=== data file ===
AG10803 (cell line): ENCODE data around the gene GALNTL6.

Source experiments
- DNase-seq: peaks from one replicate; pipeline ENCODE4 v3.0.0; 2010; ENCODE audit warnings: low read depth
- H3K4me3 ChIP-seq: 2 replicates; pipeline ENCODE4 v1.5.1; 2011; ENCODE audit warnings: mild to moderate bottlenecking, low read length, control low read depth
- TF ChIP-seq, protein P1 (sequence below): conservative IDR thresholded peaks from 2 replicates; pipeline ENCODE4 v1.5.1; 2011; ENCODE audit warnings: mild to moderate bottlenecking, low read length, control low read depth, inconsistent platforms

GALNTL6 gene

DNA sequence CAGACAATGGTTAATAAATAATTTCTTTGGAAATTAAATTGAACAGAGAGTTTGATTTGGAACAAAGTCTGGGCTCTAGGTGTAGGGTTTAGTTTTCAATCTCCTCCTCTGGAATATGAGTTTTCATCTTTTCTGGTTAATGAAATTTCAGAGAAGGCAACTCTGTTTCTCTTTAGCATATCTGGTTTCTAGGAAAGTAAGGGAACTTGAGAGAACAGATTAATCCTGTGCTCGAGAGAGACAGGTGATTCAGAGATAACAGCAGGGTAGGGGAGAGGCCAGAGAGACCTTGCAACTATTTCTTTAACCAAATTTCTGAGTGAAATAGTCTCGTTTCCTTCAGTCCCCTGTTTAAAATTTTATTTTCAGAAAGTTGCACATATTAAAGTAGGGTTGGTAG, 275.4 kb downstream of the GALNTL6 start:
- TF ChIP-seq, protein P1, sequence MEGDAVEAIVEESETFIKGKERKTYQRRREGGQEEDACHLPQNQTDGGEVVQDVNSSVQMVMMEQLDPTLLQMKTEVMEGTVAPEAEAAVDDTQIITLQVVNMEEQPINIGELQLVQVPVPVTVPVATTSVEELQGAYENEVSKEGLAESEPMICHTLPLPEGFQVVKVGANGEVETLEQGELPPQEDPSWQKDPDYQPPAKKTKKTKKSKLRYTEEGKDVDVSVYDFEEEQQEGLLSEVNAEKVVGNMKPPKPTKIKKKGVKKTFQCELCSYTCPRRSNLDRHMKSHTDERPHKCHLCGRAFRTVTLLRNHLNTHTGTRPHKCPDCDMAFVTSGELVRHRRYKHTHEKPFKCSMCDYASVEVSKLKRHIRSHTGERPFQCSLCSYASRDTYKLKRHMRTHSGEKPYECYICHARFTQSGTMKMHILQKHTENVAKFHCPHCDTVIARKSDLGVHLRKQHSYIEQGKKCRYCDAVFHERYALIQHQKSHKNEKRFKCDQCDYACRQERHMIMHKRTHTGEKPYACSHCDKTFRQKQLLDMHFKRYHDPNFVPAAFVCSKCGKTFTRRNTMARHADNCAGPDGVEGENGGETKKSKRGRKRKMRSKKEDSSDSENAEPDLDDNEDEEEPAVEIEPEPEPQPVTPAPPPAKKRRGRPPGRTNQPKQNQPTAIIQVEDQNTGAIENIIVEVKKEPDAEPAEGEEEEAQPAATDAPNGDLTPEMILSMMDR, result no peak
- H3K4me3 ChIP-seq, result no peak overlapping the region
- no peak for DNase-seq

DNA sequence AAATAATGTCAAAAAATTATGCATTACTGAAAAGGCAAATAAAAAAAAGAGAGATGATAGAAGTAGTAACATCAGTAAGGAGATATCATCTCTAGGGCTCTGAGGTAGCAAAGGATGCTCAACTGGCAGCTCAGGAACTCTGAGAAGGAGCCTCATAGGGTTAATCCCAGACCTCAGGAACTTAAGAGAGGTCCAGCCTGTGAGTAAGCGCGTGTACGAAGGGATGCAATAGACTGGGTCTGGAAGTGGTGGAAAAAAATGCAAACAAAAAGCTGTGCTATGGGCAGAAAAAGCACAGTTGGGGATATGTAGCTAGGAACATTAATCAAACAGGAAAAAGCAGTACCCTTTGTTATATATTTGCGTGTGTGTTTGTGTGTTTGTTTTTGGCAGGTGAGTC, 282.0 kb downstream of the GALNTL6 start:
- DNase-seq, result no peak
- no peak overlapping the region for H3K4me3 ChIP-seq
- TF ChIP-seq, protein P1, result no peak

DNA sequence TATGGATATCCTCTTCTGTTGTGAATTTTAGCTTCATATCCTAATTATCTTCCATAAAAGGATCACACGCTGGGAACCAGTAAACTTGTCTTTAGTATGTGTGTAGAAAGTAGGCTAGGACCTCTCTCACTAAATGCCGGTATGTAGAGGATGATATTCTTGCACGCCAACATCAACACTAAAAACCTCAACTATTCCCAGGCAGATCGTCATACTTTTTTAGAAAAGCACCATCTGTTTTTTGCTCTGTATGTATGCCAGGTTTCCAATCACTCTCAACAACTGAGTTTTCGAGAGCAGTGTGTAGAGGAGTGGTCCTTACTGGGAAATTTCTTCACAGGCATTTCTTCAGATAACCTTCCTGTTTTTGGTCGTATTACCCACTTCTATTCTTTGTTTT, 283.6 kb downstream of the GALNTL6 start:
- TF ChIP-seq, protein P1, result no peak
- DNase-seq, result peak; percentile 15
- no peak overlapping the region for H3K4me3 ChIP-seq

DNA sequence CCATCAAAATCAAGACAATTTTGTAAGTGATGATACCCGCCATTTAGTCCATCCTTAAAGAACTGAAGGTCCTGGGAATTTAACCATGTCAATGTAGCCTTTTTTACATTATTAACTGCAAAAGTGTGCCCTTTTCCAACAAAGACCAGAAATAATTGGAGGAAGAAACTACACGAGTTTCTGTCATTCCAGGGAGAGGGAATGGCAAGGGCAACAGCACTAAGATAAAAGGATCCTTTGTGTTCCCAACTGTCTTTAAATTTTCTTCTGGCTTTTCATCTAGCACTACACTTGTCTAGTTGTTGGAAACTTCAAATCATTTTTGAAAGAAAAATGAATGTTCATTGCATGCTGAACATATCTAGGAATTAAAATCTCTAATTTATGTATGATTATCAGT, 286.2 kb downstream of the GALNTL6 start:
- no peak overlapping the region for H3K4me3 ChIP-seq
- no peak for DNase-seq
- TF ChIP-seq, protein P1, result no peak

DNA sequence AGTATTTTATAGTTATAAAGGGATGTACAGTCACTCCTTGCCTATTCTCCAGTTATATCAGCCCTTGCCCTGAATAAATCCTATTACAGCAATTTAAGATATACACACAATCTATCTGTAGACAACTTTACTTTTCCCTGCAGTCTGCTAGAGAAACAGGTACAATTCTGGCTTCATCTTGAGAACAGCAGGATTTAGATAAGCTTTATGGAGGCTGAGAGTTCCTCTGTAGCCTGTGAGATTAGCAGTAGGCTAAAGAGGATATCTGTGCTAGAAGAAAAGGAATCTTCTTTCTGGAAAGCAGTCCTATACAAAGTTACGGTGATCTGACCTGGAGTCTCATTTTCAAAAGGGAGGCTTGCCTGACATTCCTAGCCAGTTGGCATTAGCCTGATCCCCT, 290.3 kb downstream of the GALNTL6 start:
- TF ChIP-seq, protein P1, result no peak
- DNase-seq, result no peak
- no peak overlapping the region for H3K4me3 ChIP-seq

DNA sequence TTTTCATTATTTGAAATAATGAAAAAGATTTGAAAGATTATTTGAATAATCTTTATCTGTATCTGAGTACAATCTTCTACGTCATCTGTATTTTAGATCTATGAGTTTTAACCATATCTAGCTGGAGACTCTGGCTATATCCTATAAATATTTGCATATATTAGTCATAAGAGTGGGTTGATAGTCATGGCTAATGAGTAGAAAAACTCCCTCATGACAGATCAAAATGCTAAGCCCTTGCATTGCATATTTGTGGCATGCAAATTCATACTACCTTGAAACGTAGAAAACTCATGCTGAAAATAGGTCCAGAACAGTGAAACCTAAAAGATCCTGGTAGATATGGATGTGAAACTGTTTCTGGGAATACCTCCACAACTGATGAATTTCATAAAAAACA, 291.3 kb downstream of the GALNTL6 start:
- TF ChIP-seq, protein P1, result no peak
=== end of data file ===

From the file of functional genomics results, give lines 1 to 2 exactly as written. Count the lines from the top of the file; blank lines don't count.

AG10803 (cell line): ENCODE data around the gene GALNTL6.

Source experiments